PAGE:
But in the end, Hind is hopeful: ‘The same technologies that permit both mass surveillance and the massive infiltration of the citizen body can be used both to clarify public opinion and establish its superiority over private interests and secret bureaucracies.’

• The public and the mass, Commonwealth; see http://commonwealth-publishing.com/shop/the-public-and-the-mass/.

July 29, 2015

History of Chadian dictator: Missing from the media

Filed under: Blogroll, News, ethical space editors blog, Headlines, journalism, politics, conflict — news_editor @ 11:16 am

Richard Lance Keeble

So finally, Hissene Habre, the former dictator of Chad, is being tried for crimes against humanity, war crimes and torture during his rule from 1982-1990. A few news items focused on the scuffles which broke out at the trial last week in Dakar, Senegal - and the adjournment of the case until September. Yet the history of the attempts to bring Habré to justice has gone largely unreported in the Western corporate media.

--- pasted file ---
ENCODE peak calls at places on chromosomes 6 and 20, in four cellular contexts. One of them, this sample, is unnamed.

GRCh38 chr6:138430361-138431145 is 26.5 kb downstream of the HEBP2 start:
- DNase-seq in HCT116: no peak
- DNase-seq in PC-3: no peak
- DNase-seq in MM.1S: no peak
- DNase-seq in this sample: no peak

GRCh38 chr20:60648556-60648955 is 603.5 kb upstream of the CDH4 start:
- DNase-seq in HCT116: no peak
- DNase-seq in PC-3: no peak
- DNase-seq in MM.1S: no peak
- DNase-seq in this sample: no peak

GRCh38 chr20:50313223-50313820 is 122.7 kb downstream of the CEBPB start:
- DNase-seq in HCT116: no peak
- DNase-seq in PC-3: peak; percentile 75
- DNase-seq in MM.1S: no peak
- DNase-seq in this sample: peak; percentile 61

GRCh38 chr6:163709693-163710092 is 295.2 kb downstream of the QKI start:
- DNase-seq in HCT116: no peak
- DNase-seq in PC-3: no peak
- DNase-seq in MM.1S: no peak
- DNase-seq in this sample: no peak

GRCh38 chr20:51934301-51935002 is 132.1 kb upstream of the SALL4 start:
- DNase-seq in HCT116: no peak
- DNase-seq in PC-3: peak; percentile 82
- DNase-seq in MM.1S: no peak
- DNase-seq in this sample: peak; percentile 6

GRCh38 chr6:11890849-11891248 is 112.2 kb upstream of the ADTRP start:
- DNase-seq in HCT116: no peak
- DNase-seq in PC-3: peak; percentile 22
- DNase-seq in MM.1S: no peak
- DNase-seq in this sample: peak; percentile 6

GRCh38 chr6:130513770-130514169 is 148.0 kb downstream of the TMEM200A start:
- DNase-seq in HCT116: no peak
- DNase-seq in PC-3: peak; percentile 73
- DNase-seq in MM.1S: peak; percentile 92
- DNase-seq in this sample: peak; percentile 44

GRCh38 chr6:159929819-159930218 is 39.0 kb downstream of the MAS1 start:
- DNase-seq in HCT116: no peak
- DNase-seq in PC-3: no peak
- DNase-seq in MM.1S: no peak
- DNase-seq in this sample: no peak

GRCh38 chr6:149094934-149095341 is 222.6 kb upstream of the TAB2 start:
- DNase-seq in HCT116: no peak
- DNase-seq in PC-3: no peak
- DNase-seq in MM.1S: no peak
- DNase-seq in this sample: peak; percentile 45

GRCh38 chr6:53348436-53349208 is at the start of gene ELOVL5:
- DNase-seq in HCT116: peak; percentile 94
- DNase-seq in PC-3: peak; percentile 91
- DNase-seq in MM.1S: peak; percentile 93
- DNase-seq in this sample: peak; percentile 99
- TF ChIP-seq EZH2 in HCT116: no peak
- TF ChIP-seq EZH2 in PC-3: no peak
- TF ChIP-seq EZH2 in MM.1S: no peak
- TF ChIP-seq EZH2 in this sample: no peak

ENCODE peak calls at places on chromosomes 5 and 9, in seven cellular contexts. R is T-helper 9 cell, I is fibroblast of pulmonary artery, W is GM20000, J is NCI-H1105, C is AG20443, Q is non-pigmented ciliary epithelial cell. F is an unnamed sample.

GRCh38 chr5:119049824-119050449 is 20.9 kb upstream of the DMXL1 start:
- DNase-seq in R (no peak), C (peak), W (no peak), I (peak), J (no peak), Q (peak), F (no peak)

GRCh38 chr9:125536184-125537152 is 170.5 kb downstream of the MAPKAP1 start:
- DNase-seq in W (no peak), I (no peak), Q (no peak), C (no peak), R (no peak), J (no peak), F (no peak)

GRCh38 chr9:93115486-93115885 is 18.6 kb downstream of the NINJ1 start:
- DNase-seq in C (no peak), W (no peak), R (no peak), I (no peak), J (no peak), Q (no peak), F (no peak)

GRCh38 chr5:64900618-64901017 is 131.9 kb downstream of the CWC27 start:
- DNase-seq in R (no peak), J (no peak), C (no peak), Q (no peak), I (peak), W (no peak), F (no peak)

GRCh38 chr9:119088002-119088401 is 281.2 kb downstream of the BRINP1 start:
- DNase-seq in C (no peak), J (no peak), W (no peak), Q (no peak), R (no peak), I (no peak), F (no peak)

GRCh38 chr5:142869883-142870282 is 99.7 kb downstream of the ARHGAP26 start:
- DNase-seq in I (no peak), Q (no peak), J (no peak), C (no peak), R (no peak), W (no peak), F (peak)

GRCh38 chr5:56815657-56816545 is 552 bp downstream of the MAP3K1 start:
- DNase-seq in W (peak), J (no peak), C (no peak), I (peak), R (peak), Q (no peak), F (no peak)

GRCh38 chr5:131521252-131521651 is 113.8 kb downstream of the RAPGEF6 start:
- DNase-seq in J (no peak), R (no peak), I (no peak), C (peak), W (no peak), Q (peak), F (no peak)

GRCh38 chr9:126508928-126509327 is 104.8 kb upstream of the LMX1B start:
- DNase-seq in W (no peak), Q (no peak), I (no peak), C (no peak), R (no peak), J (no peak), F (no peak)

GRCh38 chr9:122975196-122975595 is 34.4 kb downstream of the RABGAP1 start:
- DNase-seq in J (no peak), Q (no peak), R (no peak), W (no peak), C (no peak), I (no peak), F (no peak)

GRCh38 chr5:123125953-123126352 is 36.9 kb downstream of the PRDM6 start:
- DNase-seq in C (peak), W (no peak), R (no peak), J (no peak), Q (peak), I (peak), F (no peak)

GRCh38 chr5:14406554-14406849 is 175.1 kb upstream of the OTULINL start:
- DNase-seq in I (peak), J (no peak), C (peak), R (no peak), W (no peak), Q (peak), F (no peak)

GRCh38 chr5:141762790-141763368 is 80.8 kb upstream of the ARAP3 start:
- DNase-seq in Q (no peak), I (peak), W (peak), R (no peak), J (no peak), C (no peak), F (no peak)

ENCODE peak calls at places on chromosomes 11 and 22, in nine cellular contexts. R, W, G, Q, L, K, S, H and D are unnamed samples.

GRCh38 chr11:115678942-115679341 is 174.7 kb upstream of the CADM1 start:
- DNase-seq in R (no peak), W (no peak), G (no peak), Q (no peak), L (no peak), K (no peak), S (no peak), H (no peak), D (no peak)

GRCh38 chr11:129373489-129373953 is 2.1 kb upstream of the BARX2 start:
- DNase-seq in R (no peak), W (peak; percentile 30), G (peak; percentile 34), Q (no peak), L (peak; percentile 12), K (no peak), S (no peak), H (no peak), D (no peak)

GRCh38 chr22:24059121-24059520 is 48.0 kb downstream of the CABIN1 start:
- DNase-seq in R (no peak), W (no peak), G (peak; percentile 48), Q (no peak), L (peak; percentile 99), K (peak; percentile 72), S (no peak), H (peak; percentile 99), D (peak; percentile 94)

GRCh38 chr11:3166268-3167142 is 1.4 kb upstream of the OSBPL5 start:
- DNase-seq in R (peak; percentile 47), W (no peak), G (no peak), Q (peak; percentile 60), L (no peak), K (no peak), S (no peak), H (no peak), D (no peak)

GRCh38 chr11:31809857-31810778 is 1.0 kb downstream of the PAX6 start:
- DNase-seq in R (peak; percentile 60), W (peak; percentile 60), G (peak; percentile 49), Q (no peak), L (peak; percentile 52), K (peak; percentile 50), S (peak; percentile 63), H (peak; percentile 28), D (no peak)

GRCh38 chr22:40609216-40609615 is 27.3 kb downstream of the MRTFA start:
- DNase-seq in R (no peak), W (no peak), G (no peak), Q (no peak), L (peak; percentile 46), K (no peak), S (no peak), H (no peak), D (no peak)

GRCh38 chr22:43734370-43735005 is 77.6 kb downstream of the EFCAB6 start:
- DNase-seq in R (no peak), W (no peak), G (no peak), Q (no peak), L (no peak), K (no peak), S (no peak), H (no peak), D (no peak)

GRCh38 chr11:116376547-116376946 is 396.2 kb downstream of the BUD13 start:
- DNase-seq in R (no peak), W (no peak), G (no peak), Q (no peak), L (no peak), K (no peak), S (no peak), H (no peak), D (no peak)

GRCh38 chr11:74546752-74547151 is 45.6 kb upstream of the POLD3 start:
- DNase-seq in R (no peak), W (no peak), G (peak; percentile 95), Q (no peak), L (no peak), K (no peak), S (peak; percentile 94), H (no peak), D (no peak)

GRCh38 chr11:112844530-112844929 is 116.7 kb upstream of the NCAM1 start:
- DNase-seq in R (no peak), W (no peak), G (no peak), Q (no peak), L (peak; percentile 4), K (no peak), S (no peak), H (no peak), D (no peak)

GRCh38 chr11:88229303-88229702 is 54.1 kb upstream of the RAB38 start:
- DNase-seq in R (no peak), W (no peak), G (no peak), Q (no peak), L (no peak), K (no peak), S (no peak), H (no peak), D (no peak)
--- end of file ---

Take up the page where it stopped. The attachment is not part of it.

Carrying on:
Formerly part of French Equatorial Africa, Chad gained its independence in 1960 and since then has been gripped by civil war. In a rare instance of coverage on 21 May 1992, the London-based Guardian carried four short paragraphs reporting how 40,000 people were estimated to have died in detention or been executed during the tyranny of Habré. A justice ministry report concluded that Habré had committed genocide against the Chadian people.

First, in a case inspired by the one against Chile’s General Augusto Pinochet, several human rights organisations, led by Human Rights Watch, filed a suit against Habré in Senegal (his refuge since 1990). They argued that he could be tried anywhere for crimes against humanity and that former heads of state were not immune. However, on 21 March 2001, the Senegal Court of Cassation threw out the case. And so human rights campaigners turned their attention to Belgium where one of the victims of Habré’s torture lived.